Health & Fitness II

Learn how to carry out effective fitness testing techniques for your clients and customers to create safe and beneficial fitness programs.

Course CodeBRE201
Fee CodeS2
Duration (approx)100 hours
QualificationStatement of Attainment

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Learn how to:

  • undertake fitness testing

  • manage fitness testing services

  • develop exercise programs

  • lead a fitness program

  • explain how cardiovascular responses vary

  • develop guidelines for weight training

And much more.

Prerequisite: Health and Fitness I or a recognised fitness leaders certificate (or equivalent).

This course was recently revised by an experienced and qualified industry professionals with specialist knowledge.

When individuals who have previously led sedentary or inactive lives assume a more active life, or take part in a regular exercise program, they become aware of their limited tolerance for physical work and the discomfort which it provokes. However, in a matter of only a week or two of regular exercise they experience an improvement in their physical capacity and commonly experience an improved sense of wellbeing. Harder physical work can be tolerated for longer without fatigue and daily physical tasks are accomplished more easily.  Likewise, the range of physical activities in which they can safely and comfortably participate is expanded. Many recognise these changes as contributing significantly to the quality of their lives. As well as these benefits which can be explained by physiological changes and the satisfaction which often follows immediately after exercise, there may be long- term psychological benefits.

The psychological benefits which have been observed in controlled studies include increases in extroversion, self-confidence, self-awareness and improvements in recall in the elderly. Provided exercise levels are increased gradually, harmful effects are extremely unlikely.

Lesson Structure

There are 8 lessons in this course:

  1. Fitness and Wellbeing
    • Defining terminology
    • What is wellneing
    • Emotional or mental health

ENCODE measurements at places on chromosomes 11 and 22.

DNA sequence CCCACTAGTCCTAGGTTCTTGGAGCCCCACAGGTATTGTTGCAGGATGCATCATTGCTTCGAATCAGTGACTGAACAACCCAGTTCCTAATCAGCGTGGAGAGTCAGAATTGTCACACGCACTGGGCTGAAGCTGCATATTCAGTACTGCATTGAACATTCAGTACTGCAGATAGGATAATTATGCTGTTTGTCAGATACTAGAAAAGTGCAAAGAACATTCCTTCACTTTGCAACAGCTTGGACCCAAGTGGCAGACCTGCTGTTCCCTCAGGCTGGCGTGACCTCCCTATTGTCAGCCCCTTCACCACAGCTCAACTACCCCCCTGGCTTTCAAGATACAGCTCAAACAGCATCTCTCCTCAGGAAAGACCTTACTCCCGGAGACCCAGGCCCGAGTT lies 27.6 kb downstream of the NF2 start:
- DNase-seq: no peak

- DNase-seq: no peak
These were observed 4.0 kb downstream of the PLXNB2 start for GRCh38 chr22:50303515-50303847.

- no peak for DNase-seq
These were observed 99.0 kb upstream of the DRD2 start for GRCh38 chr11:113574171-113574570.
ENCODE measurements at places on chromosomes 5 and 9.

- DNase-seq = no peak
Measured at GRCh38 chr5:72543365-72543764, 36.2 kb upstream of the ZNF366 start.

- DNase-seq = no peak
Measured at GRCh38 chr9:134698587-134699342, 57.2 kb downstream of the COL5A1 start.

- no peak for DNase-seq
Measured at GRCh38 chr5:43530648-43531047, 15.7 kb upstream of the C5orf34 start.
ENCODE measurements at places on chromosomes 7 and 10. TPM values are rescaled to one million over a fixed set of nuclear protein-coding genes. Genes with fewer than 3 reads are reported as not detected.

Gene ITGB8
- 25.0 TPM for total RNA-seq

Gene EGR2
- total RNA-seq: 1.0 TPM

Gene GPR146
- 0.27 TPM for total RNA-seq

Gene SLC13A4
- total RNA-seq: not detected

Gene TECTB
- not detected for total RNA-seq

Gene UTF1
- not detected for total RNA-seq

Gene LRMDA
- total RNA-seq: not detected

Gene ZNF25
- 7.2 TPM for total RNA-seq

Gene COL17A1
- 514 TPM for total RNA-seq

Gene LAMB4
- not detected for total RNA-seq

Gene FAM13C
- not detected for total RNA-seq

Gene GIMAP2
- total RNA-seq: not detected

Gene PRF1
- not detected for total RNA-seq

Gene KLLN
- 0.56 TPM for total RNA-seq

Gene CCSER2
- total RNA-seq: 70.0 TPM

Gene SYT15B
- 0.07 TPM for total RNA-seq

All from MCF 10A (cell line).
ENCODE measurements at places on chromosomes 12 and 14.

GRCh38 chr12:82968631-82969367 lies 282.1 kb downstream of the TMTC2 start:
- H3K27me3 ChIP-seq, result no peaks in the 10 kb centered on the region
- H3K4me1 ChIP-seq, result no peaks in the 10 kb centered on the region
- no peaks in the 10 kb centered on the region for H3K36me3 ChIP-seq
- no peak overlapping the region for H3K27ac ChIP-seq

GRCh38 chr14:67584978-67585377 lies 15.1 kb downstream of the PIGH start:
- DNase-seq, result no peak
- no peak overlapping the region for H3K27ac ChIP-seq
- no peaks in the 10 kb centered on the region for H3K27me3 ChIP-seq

• Structural health
    • Chemical health
    • Natural body cycles
    • Why exercise
    • Enhancing normal health with exercise
    • Food combining
    • Exercise at different stages of life
    • Stabilizing metabolism during middle age
    • Exercise for disease prevention
    • Old age
    • Understanding and managing stress
  2. Fitness Physiology and Anatomy
    • Anaerobic energy supply
    • Lactic acid energy
    • Aerobic energy supply
    • Energy needed for different types of activity
    • Muscles: how muscles move, types of muscle
    • What muscle causes what movement
    • Problems during exercise: fatigue,
  3. Management of Fitness Testing Services
    • Reasons for fitness testing
    • Safety
    • First aid
    • Legal liability
    • Negligence
    • Providing protection
  4. Designing Fitness Tests
    • What should be tested
    • Sequence of testing
    • Body weight, Water, Fat testing
    • Cario respiratory endurance
    • Muscle strength and endurance
    • Criteria for designing fitness tests
    • Procedure for constructing a new fitness test series
  5. Resistance Training
    • Principles of resistance training
    • Principles of exercise
    • Overload principle
    • Specificity
    • Types of resistance training
  6. Developing an Exercise Programme
    • Features of an exercise program
    • Typical design process
    • Types of exercise
    • Developing physique
    • Cardiorespiratory endurance
    • Structure of an aerobic training session
  7. Managing an Exercise Programme
    • Training response
    • Exercises for specific problems: back, shoulders, trunk, arms,legs
    • Weight control
    • Energy expenditure
  8. Leading a Fitness Programme
    • Leadership concepts
    • Leadership responsibilities
    • Shared leadership
    • Leadership communication

Each lesson culminates in an assignment which is submitted to the school, marked by the school's tutors and returned to you with any relevant suggestions, comments, and if necessary, extra reading.


  • Explain the relationship between fitness and wellbeing.
  • Determine a persons level of health and fitness according to physiological data.